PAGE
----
Someday I'll find that perfect note-taker!-J-Mac (December 13, 2007, 02:02 AM)
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Would you care to share what are the relative weaknesses of each of these 3 ?
-PPLandry (December 13, 2007, 07:29 AM)
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No time for me to compose a mini-review right now, but here are some of the things I like (or don't really like) in these three programs:


*   Great search capabilities, but not exactly intuitive, at least I don't feel it is.
*   No tables or spreadsheet capabilities - they claim you can drag & drop tables and spreadsheets into a note but I have had mixed success. I guess it depends on the complexity of the table or spreadsheet.
*   It does support about as many categories as you could ever want, but no tagging. The explanation from users on their forum is that Evernote's search powers are so good and that tags basically suck anyway. Matter of opinion, I imagine; I don't have to have tags but I do like them.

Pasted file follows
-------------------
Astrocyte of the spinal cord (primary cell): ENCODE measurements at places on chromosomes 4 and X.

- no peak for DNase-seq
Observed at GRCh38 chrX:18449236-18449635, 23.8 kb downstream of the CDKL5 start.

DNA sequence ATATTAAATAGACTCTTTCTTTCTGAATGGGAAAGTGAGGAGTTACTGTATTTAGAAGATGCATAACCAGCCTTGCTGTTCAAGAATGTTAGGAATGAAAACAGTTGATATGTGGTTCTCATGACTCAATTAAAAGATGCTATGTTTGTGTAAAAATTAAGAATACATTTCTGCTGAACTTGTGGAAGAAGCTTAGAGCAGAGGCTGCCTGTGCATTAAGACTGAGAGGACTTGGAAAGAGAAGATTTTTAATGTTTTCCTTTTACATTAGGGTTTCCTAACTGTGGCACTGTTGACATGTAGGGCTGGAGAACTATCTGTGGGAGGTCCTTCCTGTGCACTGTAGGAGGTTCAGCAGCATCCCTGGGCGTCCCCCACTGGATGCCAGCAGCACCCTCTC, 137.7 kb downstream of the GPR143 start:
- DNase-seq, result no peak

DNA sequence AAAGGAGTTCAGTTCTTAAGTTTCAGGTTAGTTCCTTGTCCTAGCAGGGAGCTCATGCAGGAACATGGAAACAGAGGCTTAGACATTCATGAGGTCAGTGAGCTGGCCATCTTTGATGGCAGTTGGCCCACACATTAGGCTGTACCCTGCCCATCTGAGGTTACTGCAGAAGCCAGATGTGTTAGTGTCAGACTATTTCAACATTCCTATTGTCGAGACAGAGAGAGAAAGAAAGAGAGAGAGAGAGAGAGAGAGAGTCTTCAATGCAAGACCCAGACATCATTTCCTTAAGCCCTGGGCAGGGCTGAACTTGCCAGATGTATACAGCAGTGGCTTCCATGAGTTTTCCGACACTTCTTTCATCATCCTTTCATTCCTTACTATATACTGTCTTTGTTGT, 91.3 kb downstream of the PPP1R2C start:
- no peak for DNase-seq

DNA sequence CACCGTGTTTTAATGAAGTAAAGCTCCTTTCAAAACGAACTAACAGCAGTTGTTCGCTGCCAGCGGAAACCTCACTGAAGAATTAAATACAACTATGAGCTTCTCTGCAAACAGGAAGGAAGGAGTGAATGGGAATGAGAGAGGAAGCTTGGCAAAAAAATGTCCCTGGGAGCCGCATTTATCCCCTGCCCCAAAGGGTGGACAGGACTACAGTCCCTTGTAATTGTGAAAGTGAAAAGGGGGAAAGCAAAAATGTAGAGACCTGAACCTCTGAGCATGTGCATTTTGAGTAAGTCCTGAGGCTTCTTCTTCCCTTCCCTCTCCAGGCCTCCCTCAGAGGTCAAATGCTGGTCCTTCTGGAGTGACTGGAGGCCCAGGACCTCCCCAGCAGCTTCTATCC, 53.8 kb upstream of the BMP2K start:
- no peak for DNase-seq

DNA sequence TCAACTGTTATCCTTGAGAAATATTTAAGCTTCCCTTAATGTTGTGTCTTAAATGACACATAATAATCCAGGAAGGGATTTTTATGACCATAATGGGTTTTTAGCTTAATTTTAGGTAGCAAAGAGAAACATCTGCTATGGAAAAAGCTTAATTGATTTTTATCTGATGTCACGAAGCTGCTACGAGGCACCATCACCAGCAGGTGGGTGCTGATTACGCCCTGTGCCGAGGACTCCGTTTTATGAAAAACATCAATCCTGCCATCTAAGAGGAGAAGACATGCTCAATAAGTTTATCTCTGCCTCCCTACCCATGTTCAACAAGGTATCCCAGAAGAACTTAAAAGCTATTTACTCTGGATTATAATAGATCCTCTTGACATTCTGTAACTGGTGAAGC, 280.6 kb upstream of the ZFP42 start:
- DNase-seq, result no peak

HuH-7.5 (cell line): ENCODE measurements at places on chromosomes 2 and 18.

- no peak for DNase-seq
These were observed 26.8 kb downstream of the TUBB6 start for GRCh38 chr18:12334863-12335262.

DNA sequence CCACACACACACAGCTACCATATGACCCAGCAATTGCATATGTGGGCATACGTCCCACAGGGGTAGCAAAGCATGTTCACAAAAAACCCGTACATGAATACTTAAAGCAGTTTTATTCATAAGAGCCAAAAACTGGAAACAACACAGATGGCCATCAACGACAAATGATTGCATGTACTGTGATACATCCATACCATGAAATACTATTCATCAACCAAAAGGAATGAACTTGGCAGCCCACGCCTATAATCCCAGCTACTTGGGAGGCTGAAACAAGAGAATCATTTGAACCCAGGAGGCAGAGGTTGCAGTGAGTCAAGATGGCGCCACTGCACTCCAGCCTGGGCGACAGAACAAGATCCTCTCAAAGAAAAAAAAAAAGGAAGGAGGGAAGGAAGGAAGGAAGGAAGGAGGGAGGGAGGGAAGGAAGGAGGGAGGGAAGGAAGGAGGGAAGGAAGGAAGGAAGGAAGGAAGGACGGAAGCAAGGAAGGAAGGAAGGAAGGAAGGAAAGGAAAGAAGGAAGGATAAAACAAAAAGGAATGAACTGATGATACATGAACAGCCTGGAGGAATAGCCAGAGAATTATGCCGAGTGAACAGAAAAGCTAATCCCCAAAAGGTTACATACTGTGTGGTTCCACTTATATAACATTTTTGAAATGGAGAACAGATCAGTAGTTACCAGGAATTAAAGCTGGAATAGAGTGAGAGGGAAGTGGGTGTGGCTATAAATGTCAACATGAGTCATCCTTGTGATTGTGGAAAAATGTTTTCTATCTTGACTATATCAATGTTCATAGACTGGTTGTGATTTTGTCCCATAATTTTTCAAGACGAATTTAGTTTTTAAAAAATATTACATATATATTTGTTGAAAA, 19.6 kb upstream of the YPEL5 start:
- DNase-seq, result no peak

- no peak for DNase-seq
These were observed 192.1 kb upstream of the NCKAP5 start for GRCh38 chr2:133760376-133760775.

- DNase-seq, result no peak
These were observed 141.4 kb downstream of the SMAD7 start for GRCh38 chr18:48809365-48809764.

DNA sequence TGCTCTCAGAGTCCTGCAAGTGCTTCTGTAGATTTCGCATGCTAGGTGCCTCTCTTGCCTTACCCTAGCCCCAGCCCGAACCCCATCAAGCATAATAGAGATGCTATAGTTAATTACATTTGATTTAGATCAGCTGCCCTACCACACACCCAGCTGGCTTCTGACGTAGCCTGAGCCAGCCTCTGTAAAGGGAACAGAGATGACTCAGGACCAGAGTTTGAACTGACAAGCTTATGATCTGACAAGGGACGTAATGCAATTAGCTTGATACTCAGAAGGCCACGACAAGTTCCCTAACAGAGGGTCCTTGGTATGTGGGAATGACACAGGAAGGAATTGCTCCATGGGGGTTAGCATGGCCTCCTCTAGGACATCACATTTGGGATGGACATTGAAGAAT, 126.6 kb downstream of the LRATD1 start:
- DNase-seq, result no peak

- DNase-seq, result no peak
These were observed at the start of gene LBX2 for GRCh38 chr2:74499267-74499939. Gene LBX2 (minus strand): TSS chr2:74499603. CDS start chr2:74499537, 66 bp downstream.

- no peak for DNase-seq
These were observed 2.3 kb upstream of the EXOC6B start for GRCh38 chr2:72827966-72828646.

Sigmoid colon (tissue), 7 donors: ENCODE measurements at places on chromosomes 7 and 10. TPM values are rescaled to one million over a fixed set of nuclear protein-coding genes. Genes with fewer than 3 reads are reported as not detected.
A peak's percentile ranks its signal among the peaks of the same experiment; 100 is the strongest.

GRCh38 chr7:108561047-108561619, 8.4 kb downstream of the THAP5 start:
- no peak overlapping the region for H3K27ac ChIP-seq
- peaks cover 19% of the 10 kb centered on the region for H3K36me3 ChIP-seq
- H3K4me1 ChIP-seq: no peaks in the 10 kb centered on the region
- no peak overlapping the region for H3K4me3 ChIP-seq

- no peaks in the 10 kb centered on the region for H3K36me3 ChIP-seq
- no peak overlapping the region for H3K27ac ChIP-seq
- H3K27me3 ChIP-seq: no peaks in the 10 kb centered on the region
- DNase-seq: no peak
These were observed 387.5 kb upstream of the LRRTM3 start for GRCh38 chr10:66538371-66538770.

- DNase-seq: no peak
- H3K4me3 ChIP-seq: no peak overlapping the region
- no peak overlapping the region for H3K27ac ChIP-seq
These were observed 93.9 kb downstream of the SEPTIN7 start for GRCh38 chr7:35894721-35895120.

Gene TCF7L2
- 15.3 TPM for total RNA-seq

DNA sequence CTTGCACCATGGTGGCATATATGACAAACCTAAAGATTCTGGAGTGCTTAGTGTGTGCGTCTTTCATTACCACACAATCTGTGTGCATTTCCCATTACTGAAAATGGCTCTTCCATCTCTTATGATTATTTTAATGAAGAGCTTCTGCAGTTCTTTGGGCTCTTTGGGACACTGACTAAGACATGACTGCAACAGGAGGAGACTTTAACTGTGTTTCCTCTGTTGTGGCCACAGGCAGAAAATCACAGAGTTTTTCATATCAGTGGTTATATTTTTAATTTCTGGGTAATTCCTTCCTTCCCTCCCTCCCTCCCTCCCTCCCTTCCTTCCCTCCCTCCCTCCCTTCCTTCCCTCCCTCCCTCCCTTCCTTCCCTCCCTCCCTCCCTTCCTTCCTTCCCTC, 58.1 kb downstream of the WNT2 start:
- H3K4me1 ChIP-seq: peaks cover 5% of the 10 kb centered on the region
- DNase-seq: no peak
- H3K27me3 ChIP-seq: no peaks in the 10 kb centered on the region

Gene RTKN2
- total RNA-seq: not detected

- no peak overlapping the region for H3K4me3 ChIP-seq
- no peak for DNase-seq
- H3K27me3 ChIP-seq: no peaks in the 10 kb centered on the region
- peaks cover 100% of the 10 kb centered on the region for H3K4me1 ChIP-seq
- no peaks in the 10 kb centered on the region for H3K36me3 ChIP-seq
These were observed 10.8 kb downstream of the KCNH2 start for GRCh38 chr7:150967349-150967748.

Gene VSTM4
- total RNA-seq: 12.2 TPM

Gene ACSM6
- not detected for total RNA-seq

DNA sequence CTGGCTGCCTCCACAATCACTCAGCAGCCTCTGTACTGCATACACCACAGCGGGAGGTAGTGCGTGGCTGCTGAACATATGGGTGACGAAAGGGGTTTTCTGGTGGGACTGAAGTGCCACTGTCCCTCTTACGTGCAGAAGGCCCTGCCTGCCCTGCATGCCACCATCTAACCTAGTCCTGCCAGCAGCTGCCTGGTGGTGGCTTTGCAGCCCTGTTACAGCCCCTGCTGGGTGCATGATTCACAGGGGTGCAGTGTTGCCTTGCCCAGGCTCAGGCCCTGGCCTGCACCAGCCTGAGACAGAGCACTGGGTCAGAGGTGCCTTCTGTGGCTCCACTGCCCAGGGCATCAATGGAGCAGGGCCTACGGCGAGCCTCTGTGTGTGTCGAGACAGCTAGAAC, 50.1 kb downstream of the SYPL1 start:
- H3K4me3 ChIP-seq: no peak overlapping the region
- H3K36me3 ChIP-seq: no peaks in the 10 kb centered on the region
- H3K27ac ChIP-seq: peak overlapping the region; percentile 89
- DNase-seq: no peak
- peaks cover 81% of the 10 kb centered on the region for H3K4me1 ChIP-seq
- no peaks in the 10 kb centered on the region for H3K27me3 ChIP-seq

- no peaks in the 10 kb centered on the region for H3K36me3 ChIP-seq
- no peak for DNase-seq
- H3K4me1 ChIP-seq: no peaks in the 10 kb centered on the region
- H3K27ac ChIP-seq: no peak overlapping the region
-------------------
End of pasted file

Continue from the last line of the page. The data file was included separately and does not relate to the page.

*   The "endless tape" format is pretty cool when you start using it, and can be useful if you have the time to play, but at times, if I'm in a hurry, the "tape" format can drive me nuts!
*   A weird thing here - they have built-in icons that you can assign to categories. Many users at their forum have been clamoring for years for them to allow adding your own icons, but they say that would be too difficult. I don't quite get that. Besides, you cannot see the icons on your notes - they don't show there. Only on the category list itself. I don't get that either! Either support category icons, or don't. This in-between position is pointless, IMO.
OneNote 2007:

*   Probably the one I use the most, but mainly just for clipping from the web or any application
*   I don't like using it much if I am writing a note. Maybe it's the individual text boxes - or "note containers", as MS calls them -that it creates each time I start typing. Not a problem with it - mainly just a personal preference.
*   The odd file format that results from clipping - I don't know what in the heck it is but it usually cannot be used to paste into other applications. That really annoys me.